Editor’s note: CT’s new section, The Local Church, recently reported on one Texas church’s efforts to close payday loan storefronts in their community. The Garland, Texas, congregation has seen the local payday loan industry shrink by a third in recent months.

Christians say churches should give counseling about payday loans. More than half (56%) want to see their church offer guidance to those with financial needs, and a quarter (27%) want churches to give gifts or loans to those in a financial crisis. Christians are less interested in sermons about fair lending (17%) or advocacy (18%) for changes in laws or regulation.

Those who are interested in sermons about biblical principles for fair lending are most likely to be evangelicals (31%), African Americans (24%), or those who go to church once or more a week (24%).

Most Christians seem to want churches to offer a mixture of counseling and practical help, including 83 percent who agree churches “should teach and model responsible stewardship, offering help to neighbors in times of crisis.”

The Scriptures insist the poor be treated in a just manner, said Barrett Duke, vice president for policy of the Southern Baptist Convention’s Ethics and Religious Liberty Commission. That includes fair lending practices.

“Payday loans with their exorbitant interest rates operate far outside of what is ethical or biblical,” Duke said.

Galen Carey, vice president of government relations for the National Association of Evangelicals, said payday loans offer short-term solutions but create longer-term problems. Such loans, he said, have a “devastating effect” on churches and communities.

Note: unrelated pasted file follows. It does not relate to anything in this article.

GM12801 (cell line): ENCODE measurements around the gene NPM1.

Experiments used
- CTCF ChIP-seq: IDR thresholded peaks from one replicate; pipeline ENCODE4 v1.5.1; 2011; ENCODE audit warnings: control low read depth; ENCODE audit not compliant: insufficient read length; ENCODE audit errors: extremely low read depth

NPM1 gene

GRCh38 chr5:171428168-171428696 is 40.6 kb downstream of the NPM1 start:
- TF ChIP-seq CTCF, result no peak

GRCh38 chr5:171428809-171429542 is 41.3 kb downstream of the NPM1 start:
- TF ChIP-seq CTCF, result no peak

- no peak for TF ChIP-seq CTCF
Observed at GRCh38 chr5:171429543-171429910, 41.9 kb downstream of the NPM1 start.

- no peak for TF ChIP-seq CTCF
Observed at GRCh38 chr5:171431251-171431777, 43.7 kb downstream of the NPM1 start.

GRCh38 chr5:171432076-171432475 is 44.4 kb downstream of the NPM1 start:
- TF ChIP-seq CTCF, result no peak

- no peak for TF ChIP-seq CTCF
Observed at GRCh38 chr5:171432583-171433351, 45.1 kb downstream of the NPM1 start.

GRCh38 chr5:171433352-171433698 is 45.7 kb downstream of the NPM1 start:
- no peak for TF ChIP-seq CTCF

“A payday loan may look like an answer to prayer—a way out of a financial crisis,” Carey said. “But too often, payday or title loans lead to long-term indebtedness, making a small problem into a large problem.”

McConnell said churches can play a key role in helping those who are caught in a cycle of payday loans. After all, he said, there’s likely someone in most churches who has taken out a payday loan in a time of crisis.

“Anyone can encounter financial hardships,” he said. “The question is whether the destitute are met with support or someone intent on profiting from their situation.”

Bob Smietana is senior writer for Facts & Trends magazine.


The online survey of Americans in 30 states was conducted Feb. 5-17, 2016. The project was sponsored by Faith for Just Lending. A demographically balanced sample from a national online panel was used. This sample was screened to include only adults who describe themselves as having a Christian faith preference (Catholic, Orthodox, Protestant or nondenominational). Maximum quotas and slight weights were used for gender, region, age, ethnicity and education to more accurately reflect the U.S. adult population. The completed sample is 1,000 surveys. The sample provides 95 percent confidence that the sampling error does not exceed plus or minus 3.2 percent. Margins of error are higher in sub-groups.

Thirty states were selected by Faith for Just Lending because they do not have meaningful regulation on payday lending (this includes states listed in Payday Lending Abuses and Predatory Practices: The State of Lending in America & its Impact on U.S Households, Susanna Montezemolo, Sept. 2013, p. 24). The following states are included in the analysis: Alabama, Alaska, California, Florida, Hawaii, Idaho, Illinois, Indiana, Iowa, Kansas, Kentucky, Louisiana, Michigan, Minnesota, Mississippi, Missouri, Nebraska, Nevada, New Mexico, North Dakota, Ohio, Oklahoma, Rhode Island, South Carolina, South Dakota, Tennessee, Texas, Utah, Wisconsin and Wyoming.

LifeWay Research is a Nashville-based, evangelical research firm that specializes in surveys about faith in culture and matters that affect the church.

[Photo courtesy of Taber Andrew Bain – Flickr]